Miseducation of Children
Miseducation of Children “All across the country, educational programs intended for school-aged children are being appropriated for the education of young children (Elkind, 1988, p. 3). The miseducation of children is teaching children skills that are inappropriate for them according to their development level and the skills they possess. It is pushing a child to do too much too soon and often times has nothing to do with the child’s benefit, but rather the parents goals set forth for their children.
Miseducating a child can have both short and long-term negative effects on the child’s growth and development. The miseducation of young children is today’s norm. Throughout schools across the country, curriculum is being implemented in classrooms that have little to do with “the child”, but rather high expectations of educators and parents that would rather have their child writing, reading, and doing basic math at very young ages.
Parents bombard their children with extra-curricular activities, such as swimming and gymnastics at too young of an age without knowing the negative effects it can have on their child.
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According to David Elkind, parents that do this miseducate their children and “put them at risk for short- term stress and long-term personality damage for no useful purpose” (Elkind, 1988, p. 4). Children learn in different ways, and at different speeds. Every child is different.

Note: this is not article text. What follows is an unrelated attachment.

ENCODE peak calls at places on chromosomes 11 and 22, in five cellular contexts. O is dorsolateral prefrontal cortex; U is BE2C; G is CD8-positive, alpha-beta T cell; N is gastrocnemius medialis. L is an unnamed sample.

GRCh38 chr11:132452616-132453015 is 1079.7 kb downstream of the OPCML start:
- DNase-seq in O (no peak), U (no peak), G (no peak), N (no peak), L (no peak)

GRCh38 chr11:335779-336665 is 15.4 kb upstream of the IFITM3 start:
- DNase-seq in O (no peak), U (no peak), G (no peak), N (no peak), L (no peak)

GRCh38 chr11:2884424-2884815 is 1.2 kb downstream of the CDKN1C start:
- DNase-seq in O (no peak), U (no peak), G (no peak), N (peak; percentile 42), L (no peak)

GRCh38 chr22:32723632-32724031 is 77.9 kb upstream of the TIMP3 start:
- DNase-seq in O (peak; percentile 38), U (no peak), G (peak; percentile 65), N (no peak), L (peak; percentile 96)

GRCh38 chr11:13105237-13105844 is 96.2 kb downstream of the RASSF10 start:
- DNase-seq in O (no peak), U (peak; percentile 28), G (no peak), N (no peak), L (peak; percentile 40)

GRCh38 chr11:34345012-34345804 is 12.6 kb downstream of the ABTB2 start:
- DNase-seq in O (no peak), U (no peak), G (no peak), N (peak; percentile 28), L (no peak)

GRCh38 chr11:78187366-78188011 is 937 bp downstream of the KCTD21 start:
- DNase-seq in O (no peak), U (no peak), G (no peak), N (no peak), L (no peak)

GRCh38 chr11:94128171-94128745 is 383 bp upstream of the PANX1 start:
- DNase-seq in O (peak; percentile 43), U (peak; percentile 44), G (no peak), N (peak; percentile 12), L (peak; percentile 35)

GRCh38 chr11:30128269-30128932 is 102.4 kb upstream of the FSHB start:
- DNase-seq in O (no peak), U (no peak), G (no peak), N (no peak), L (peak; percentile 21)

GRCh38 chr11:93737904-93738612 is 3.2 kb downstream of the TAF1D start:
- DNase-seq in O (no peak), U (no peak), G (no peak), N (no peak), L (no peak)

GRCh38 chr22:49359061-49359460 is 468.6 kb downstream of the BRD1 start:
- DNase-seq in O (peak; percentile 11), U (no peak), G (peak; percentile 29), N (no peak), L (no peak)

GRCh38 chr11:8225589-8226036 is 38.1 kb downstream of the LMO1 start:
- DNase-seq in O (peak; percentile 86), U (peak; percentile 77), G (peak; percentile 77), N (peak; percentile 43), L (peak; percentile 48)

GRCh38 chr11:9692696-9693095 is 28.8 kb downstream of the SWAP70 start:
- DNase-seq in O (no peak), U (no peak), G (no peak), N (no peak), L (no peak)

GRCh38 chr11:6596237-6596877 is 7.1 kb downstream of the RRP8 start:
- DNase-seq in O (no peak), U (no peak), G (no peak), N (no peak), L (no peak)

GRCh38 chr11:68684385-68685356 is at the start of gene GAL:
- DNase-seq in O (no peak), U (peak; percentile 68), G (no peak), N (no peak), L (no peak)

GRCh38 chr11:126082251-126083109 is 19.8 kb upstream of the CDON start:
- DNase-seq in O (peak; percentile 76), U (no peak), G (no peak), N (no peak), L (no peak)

Setting too high expectations for children who possess different skill levels can affect that child’s self-esteem. Children look up to adults, so if an adult says that they should be doing a certain task a certain way and they are incapable of doing the task, it can have a negative effect on how the child views him/herself. It can also have a long term effect on how the child learns as he/she gets older. This is why it is important for teachers and parents to use developmentally appropriate practices with the children in their care.
Developmentally Appropriate Practice “Developmentally appropriate practice refers to applying child development knowledge in making thoughtful and appropriate decisions about early childhood program practices” (Gestwicki, 2010, p. 9). Developmentally appropriate practices allow teachers to look at the child as a whole. It allows us to really get to know our children and how they learn, what holds their attention, their likes and dislikes, and so on.